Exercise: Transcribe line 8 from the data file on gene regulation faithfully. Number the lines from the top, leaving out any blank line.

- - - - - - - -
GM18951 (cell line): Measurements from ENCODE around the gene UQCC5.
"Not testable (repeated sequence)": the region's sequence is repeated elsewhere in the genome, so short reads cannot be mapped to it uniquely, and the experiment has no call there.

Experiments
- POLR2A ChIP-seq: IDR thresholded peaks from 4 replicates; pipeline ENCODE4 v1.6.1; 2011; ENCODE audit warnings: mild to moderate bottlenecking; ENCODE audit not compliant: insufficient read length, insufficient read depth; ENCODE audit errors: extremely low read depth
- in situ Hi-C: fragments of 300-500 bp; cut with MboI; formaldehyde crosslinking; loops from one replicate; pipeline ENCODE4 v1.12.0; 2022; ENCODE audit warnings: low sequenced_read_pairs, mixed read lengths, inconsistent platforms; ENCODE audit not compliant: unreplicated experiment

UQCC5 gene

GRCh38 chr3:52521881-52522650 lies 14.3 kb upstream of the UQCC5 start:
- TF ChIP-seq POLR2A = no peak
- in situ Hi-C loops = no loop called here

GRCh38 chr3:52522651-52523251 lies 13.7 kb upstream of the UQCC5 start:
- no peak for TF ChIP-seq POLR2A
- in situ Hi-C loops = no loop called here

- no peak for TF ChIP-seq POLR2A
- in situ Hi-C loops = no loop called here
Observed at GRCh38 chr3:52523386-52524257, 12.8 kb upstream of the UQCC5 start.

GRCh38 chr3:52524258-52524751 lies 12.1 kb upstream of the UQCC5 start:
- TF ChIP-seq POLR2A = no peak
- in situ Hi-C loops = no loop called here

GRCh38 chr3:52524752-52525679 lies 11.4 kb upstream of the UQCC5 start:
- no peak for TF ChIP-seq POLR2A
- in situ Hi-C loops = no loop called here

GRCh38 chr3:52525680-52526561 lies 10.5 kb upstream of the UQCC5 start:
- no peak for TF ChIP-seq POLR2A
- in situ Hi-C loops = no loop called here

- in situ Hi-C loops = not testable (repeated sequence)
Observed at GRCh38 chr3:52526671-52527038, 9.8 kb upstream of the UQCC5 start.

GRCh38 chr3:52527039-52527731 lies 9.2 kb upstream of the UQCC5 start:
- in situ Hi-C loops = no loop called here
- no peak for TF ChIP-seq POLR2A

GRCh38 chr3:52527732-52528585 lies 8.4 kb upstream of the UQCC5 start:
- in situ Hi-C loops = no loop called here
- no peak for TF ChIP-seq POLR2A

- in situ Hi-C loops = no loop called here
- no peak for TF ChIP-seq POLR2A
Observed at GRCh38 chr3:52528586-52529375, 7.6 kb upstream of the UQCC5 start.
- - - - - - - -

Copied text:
- TF ChIP-seq POLR2A = no peak